Here are the top 5 reasons to upgrade from your free analytics vendor to an enterprise for-pay model. Note that we are not distinguishing between Google Analytics Premium and Adobe Analytics (more on that here), or between Webtrends, Localytics, MixPanel, etc.—that’s a whole other conversation.
1. Sampling has become a problem.
One of the ways that vendors keep their platforms free is by limiting the data quality to show only a statistically significant portion of traffic in your reports. This is a well-known issue and a very common scenario with Google’s free analytics platform. It’s important to remember that sampled data is still very actionable—the trends shown in free GA are accurate and will show the true direction of your data, even when it’s sampled! But the more filters you apply to a profile and the more segments you apply to a report within that profile, the more your data will be skewed. All web analytics platforms provide several ways to slice and dice your data to answer a question; if you find that your colleagues are slicing data differently than you are then you’ll probably end up with different answers in a sampled platform. When you find that you’re spending more time arguing over which way to skin your cat than you are deciding what to do with it, it may be time to look into an enterprise platform.
If you’re looking to integrate your data outside of your web analytics tool at the cookie/visitor ID level, you’ll need to access your raw, unassembled data through a for-pay platform. If you foresee the need for a well-integrated business intelligence or data warehouse platform, enterprise platforms are the way to go.
2. Cardinality is of importance.
I’d say this is related to sampling, but it’s different enough that it has earned its own section—here’s why. We’re currently working with an enormous global brand here at Search Discovery that has over 6.5 million unique product IDs and growing. At any given time an analyst may need to report on the most trafficked product ID or the least trafficked one. Free analytics platforms generally have a limit on the number of unique dimensional values that can be displayed in a report. Even paid platforms may institute a limit in their web-based reporting engine! The brilliant thing about a paid platform is that you’ll have access to the raw, unsampled data via the vendor’s data warehouse or API. When our client, an Adobe Analytics user, needs to report on a very important product that gets very limited traffic, they can always fallback to Adobe’s Data Warehouse product. In addition, they have the ability to request increased cardinality for certain reports so they can see all 6.5 million IDs in the web-based reporting engine. If you’re dealing with limited access to your most important yet casually visited values, it may be time to look into an enterprise platform.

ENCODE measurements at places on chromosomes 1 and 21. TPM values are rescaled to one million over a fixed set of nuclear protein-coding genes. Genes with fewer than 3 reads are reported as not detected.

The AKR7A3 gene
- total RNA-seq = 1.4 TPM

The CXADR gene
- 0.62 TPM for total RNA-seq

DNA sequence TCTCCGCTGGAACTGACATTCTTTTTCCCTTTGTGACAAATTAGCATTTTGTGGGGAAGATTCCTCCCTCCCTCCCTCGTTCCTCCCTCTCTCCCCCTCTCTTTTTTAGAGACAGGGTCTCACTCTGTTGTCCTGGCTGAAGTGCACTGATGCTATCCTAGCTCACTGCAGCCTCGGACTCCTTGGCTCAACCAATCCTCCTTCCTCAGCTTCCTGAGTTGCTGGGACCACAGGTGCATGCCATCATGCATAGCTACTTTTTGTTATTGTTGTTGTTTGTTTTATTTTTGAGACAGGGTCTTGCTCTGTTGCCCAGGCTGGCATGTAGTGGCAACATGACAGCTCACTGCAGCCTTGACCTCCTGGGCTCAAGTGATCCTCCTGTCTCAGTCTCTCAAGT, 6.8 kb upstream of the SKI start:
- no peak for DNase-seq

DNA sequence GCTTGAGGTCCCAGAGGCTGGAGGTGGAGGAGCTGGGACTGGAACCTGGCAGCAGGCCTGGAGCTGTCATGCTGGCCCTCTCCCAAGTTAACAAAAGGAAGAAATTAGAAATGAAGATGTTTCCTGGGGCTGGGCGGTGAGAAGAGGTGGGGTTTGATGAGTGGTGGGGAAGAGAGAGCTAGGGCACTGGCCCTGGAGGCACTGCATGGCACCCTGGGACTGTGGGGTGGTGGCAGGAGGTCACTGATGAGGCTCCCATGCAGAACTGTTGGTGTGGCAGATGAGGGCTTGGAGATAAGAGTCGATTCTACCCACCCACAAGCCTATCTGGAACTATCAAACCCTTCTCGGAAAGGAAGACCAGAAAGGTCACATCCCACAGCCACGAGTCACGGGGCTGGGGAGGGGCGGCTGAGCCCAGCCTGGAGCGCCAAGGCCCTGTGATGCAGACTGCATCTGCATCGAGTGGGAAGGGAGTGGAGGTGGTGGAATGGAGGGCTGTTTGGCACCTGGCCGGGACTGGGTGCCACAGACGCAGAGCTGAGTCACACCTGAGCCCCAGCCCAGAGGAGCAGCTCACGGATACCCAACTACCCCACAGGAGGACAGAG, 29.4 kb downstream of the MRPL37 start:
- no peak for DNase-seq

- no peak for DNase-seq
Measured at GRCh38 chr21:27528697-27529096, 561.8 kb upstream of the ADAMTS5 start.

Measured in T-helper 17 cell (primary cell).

The brilliant thing about a paid platform is that you’ll have access to the raw, unsampled data via the vendor’s data warehouse or API. When our client, an Adobe Analytics user, needs to report on a very important product that gets very limited traffic, they can always fallback to Adobe’s Data Warehouse product. In addition, they have the ability to request increased cardinality for certain reports so they can see all 6.5 million IDs in the web-based reporting engine. If you’re dealing with limited access to your most important yet casually visited values, it may be time to look into an enterprise platform.
3. Integration with other platforms has become a focus.